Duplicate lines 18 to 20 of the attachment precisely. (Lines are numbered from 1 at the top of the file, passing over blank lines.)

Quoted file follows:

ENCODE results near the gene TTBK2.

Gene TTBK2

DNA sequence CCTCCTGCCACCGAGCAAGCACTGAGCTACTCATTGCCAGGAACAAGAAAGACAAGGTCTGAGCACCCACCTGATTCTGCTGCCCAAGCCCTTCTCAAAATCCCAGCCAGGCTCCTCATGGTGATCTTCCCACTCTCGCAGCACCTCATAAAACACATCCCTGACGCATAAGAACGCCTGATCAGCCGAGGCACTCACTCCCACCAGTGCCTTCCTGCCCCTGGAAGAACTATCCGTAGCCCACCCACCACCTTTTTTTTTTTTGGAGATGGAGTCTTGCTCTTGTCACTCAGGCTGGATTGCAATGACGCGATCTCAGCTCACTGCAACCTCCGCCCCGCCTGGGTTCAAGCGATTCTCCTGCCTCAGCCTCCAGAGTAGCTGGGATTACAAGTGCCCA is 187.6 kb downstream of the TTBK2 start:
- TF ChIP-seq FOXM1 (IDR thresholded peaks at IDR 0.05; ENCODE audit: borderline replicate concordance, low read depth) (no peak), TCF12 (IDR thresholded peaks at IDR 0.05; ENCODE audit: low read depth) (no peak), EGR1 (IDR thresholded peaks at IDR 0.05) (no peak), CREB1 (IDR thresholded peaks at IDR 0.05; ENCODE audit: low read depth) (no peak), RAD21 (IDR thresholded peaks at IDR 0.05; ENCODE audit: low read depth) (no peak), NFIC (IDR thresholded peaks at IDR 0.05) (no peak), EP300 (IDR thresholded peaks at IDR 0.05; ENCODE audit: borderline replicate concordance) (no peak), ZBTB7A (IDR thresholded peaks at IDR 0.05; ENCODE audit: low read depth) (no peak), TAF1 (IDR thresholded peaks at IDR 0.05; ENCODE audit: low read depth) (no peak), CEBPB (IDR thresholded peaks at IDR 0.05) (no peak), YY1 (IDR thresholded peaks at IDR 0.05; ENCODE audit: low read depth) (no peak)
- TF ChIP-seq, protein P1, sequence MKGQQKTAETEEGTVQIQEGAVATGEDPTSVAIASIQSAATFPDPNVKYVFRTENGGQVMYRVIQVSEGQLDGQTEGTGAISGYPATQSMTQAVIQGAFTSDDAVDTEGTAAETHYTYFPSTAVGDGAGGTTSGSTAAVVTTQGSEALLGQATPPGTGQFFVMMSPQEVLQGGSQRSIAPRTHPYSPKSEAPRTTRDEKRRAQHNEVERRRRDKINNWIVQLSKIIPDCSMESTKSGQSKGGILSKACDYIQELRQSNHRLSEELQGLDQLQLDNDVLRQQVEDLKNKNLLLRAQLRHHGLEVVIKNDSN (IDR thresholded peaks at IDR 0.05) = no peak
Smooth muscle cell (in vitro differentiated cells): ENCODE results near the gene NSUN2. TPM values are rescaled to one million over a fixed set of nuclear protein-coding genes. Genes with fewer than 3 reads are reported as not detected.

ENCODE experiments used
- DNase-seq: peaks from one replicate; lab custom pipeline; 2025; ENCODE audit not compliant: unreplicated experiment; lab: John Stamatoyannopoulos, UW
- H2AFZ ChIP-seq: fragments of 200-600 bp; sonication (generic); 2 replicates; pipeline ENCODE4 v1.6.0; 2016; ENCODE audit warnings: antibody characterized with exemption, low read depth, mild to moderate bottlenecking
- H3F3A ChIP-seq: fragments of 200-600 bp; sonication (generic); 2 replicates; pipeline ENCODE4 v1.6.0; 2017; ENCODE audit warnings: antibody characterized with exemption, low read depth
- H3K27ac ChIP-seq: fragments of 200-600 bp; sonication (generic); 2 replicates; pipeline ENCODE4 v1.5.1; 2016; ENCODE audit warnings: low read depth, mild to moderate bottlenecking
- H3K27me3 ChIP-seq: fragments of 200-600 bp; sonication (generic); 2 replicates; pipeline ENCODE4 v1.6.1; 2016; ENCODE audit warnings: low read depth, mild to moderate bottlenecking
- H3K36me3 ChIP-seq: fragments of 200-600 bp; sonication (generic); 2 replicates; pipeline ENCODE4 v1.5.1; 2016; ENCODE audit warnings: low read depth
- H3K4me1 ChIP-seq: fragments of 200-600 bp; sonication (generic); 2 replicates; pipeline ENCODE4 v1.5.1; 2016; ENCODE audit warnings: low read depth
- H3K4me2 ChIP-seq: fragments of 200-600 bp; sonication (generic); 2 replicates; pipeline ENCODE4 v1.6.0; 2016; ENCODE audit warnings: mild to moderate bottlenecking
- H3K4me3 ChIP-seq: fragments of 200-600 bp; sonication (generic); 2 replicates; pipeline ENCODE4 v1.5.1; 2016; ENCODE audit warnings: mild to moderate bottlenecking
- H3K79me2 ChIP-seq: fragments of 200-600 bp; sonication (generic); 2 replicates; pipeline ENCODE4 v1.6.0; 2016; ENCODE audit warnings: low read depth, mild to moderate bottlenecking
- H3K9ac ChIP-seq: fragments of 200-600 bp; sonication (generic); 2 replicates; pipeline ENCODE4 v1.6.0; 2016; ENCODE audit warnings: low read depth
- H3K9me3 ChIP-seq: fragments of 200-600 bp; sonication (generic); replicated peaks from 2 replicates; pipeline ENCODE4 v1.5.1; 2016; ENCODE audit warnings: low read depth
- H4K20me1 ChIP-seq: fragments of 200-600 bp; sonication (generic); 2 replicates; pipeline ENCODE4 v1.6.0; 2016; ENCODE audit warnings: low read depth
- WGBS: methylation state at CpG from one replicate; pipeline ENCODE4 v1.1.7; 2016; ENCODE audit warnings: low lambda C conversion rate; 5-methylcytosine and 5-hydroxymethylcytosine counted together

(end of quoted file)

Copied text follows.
- H3K9ac ChIP-seq: fragments of 200-600 bp; sonication (generic); 2 replicates; pipeline ENCODE4 v1.6.0; 2016; ENCODE audit warnings: low read depth
- H3K9me3 ChIP-seq: fragments of 200-600 bp; sonication (generic); replicated peaks from 2 replicates; pipeline ENCODE4 v1.5.1; 2016; ENCODE audit warnings: low read depth
- H4K20me1 ChIP-seq: fragments of 200-600 bp; sonication (generic); 2 replicates; pipeline ENCODE4 v1.6.0; 2016; ENCODE audit warnings: low read depth